Puma is still fighting to keep Nike from owning the term ‘footware’

In court, the brand argues Nike shouldn’t be able to trademark merchandise terminology, with that specific phrase being at the center of the claim.

BERLIN, GERMANY - JUNE 27: General view from Die Hackeschen Höfe and the Puma and Nike stores in Ber...
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Nike, fresh off of suing MSCHF for its blood-filled Air Max 97 sneakers, is in the midst of another trademark dispute, this time with Puma. Per The Fashion Law, there’s no specific shoe in question — instead, Puma is attempting to block Nike from trademarking the term “footware,” which refers to tech-driven sneakers.

Although it’s not clear yet which silhouettes Nike wants to use the term for, the brand’s FlyEase line utilizes its “Adapt” technology for easy on and off access. Select models even offer 100 percent hands-free wear, while others’ motorized laces are controlled via an app. We already know Nike is trying to patent these features — perhaps the “footware” label is part of that.

Is Nike gatekeeping? — The Fashion Law reports that Nike and Puma appeared before the High Court of Justice in London earlier this week for an appeal hearing surrounding the Swoosh's trademark application with the United Kingdom Intellectual Property Office (UKIPO) for the word “footware.”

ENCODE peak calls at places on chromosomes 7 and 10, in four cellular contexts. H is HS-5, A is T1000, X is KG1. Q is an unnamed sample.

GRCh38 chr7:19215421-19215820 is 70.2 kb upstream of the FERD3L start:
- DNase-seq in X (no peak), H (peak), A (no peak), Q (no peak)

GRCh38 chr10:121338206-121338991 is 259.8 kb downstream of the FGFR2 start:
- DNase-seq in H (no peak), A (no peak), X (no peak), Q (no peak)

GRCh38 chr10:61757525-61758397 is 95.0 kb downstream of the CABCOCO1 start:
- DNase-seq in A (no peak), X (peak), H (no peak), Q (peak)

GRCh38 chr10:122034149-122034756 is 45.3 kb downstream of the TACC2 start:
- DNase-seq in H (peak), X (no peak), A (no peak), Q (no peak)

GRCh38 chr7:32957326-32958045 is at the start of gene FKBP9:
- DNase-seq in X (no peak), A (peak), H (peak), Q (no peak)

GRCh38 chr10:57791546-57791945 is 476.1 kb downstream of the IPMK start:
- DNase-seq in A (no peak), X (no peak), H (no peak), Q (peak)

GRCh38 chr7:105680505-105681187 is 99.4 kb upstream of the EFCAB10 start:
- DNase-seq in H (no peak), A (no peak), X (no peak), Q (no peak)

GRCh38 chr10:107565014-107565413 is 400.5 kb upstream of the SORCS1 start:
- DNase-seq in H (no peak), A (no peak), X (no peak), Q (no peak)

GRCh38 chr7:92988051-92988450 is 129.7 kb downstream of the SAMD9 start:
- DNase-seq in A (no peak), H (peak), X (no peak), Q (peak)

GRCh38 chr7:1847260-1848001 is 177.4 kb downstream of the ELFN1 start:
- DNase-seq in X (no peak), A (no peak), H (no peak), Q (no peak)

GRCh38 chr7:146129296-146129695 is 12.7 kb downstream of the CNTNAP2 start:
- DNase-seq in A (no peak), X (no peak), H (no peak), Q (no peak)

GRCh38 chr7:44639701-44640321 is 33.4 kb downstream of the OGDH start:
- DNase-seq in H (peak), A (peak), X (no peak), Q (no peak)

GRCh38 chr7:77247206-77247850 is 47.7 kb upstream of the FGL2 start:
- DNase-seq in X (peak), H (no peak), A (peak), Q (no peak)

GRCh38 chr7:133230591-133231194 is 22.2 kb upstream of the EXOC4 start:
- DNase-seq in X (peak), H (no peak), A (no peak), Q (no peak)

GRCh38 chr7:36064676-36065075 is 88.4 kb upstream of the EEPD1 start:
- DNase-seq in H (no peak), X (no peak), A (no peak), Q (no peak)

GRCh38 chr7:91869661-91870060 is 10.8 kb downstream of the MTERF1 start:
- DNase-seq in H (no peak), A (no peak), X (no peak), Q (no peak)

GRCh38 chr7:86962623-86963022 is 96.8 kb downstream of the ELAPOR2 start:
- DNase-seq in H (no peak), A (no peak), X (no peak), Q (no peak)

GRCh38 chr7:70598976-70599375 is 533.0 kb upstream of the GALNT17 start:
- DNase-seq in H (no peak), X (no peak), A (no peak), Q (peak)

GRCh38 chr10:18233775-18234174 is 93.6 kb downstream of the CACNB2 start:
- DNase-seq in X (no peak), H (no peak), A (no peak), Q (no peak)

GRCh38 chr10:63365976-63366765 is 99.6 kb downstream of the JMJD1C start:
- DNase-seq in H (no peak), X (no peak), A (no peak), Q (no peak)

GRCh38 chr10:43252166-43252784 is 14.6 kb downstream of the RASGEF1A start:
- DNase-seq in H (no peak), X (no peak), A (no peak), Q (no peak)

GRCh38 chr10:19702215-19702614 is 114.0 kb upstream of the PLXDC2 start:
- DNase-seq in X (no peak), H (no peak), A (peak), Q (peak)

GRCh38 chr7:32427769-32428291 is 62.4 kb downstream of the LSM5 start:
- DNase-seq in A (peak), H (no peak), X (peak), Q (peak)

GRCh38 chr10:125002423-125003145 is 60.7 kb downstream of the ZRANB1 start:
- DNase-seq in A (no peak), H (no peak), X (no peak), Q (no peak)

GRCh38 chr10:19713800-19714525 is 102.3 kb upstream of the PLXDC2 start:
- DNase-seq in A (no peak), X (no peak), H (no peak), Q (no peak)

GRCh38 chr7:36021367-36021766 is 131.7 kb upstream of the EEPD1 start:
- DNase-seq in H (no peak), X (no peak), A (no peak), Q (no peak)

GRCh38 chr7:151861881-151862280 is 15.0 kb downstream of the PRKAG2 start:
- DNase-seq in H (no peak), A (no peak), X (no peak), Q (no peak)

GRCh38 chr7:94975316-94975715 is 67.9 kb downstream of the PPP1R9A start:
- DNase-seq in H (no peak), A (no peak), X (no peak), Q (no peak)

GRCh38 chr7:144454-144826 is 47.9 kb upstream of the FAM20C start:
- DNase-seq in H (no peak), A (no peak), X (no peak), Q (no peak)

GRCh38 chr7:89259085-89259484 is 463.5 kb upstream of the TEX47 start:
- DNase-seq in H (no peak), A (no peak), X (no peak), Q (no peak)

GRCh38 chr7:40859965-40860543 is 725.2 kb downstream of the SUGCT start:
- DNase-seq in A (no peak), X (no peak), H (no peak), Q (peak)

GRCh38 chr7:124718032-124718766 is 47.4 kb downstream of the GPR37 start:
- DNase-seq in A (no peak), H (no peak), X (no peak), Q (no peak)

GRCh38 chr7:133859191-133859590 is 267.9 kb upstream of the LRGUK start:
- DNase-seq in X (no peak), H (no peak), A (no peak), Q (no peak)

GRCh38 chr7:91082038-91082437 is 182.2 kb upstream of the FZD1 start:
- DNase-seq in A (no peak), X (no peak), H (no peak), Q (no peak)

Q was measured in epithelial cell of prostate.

Per Nike, “footware” ties to “computer hardware modules for receiving, processing, and transmitting data in Internet of things electronic devices; electronic devices and computer software that allow users to remotely interact with other smart devices for monitoring and controlling automated systems.” Or, to put it plainly, sneakers featuring some type of technology.

Jordan Brand’s self-lacing Air Jordan 11Nike

Stateside, Nike has also filed a similar trademark request for “footware” with the U.S. Patent and Trademark Office, which TFL reports PUMA is opposing as well. Because the term refers to an “obvious combination” of the words “footwear” and “hardware” or “software,” according to Puma, the term shouldn’t be exclusive to Nike, as it merely refers to footwear-specific hardware instead of indicating a source.

In response, Nike pulled up receipts, showcasing its array of “smart running trainers,” “trackable trainers,” “smart shoes,” “smart football boots,” “smart running shoes,” and “connected footwear,” all pointing to the company's tech-embedded shoes.

Nike’s 100 percent hands-free “Go FlyEase” sneakerNike

Puma is persistent — This isn’t the first time Puma has tried to legally inhibit Nike’s use of “footware.” Per TFL, a previous 2020 lawsuit saw the UKIPO rule in favor of Nike, as the office deemed "footware" as not having an “immediately apparent” meaning and that the “evidence at play [didn’t] establish that the mark is used descriptively in relation to the goods and services.”

While a reversal of the ruling is unlikely, Puma still remains in opposition to the trademark application in both the U.K. and the U.S. Its resistance may suggest the brand has its own tech-powered footwear on the way.